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Irfanview Graphics Utility

by Dave Burnside

If, like me, you own a digital camera and/or scan pictures and save them on your computer, you need a graphics program to access and work with your pictures. One of the best and simplest graphics utilities I’ve ever come across, and my personal favorite, is a product called Irfanview32. And it’s also a freeware program for individual use. 

Irfanview32 supports multiple image formats. It also has many different functions for basic and advanced users. Here is a screen capture of a picture showing the Irfanview32 window. 



Of the multiple functions available, the following are the functions I use most often:

Viewing images: You can use Irfanview32 to Open an image file or if you associated the image extensions with Irfanview32 during installation (or from the Options menu), you can simply double-click
the filename in your Windows Explorer. Once an image is loaded, hitting the ENTER key will make the image full screen. You can then scroll through all the pictures in the folder using the right mouse button
to advance forward or the left mouse button to return backwards. You can also use the spacebar to advance through the pictures in the folder. During viewing (full screen or not), you can zoom in or out using the Viewmenu or the +or -keys.

Thumbnails: While viewing an image, pressing the “T” or using the File menu allows you to see thumbnails (small versions) of all the images in the folder using a file manager like interface.

Rotating images: When I take pictures vertically with my digital camera, they are saved such that they initially show laying horizontally. Once a picture is opened, it can be rotated left, right, or flipped vertically or horizontally using the Image menu or using the shortcut keys L, R, V or H. The rotated picture can then be saved as a new file or overwriting the old file.

Croping images: In some cases I’m only interested in a portion of the picture. I can use Irfanview32 to mark the area I want by clicking on one extremity and dragging the box over the area I’m interested in.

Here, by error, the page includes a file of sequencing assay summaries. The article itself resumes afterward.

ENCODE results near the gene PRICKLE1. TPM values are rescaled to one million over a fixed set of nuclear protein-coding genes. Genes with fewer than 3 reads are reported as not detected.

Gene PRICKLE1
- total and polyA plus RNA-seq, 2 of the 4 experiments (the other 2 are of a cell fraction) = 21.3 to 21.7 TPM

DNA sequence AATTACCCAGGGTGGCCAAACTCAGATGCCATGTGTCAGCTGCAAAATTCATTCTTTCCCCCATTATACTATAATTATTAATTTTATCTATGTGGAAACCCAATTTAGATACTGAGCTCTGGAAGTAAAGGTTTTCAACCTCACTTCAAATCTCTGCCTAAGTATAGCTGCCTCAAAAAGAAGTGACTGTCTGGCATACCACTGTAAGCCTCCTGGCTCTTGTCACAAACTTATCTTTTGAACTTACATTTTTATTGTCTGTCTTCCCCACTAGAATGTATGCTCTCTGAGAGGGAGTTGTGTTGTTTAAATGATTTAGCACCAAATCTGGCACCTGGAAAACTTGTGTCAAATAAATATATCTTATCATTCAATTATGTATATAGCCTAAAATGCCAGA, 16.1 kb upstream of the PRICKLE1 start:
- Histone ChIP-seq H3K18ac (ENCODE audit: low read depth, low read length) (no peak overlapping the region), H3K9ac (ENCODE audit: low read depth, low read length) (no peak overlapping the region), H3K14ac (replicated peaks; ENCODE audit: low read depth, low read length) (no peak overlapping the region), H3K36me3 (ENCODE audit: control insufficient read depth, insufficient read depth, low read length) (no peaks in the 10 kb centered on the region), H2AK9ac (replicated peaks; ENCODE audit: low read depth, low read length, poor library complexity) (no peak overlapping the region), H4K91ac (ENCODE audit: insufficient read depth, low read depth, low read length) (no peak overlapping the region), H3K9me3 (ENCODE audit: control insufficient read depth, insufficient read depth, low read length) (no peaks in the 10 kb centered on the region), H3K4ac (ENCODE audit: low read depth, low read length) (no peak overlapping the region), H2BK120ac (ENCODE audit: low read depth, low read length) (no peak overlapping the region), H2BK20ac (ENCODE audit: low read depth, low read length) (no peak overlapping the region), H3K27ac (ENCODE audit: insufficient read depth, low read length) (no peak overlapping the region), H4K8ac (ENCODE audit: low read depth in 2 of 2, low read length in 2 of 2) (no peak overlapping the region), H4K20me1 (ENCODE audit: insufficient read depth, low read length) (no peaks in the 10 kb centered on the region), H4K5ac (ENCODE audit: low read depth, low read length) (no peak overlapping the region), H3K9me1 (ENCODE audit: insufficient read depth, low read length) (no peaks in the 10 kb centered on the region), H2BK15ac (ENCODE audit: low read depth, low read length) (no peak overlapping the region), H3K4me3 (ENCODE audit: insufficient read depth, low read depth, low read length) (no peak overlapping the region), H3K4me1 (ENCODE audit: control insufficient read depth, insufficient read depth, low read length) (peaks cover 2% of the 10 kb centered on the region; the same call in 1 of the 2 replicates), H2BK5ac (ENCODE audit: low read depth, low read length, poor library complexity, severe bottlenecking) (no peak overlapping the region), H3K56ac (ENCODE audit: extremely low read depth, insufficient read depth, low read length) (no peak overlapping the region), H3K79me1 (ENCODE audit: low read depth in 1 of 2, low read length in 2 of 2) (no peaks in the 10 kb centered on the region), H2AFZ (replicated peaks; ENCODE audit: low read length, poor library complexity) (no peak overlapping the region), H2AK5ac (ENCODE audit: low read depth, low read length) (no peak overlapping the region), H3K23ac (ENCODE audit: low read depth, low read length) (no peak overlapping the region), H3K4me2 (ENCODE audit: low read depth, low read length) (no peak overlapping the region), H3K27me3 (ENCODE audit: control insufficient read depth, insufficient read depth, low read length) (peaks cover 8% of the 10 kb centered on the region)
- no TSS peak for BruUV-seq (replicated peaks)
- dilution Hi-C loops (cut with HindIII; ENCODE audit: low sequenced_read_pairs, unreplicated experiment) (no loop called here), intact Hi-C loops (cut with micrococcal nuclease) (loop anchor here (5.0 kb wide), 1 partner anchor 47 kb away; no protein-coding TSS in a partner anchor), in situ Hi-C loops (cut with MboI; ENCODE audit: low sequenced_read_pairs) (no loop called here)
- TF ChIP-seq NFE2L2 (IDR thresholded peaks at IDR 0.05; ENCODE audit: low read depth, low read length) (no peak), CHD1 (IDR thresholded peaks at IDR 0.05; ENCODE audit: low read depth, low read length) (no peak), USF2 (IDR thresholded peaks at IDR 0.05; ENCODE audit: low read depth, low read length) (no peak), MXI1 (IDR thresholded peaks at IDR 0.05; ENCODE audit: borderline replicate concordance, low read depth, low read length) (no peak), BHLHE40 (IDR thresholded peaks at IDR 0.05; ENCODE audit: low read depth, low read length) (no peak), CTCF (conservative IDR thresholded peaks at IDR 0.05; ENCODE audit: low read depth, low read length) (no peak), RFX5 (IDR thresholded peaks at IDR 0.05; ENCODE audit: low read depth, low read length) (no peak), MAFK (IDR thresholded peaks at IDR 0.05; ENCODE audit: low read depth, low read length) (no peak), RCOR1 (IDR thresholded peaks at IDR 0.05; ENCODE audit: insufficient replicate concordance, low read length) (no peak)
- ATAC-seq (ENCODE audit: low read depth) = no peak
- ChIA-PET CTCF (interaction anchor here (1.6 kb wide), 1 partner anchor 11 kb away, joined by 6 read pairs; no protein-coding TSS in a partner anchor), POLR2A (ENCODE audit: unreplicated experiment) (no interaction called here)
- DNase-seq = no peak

Then I use the Edit menu to Crop (cut out) the portion I marked. I can the save the crop as a new file or overwrite the original file.

Batch file renaming: Another extremely useful function is the Batch file renaming capability. Digital cameras name image files using the same filename and adding a numeral to distinguish the files (ex.
Image001.jpg, image002.jpg, etc.). In the File menu, you have a Batch Rename function. You can add all files in a folder or just selected files. You can then provide a meaningful filename template (ex. GeeseNov00_###) and Irfanview32 will rename all the files to the template name. The ### adds
an incrementing numeral to the template (ex. Geese Nov00_001.jpg, Geese Nov00_002.jpg, etc.). You can choose to rename the existing files or copy them to new files, keeping the originals.

Batch file conversions: Similarly, all the files in a folder can be automatically converted to another image format. This function works along the same lines as batch file renaming.

Image resizing: Images can be resized using a variety of options and a variety of filters.

Slideshow: I used the Slideshow function under the File menu to create a slideshow of several thousand pictures we had taken. I then ran the slideshow with auto scrolling set at 10seconds and ported the output through my video card TV Out port to our VCR where I taped the output. The tape was sent to our daughter in Alberta who doesn’t have a computer. 

Irfanview32 even has functions for sharpening colors, enhancing the images, adding effects etc. It also allows viewing of multi-page images.

Overall, this free product is great and simple to use for the novice. But it has a multitude of features that even an advanced user would find useful.

Irfanview32’s home page is located at:

I recommend you download both the Irfanview32 utility and the add-on plugins. Install the utility first and then the add-ons. Personally I use the images only associations when installing Irfanview32.

Bottom Line:

Infranview 32 (Freeware)
Ryan Simmons

Originally published: March, 2002

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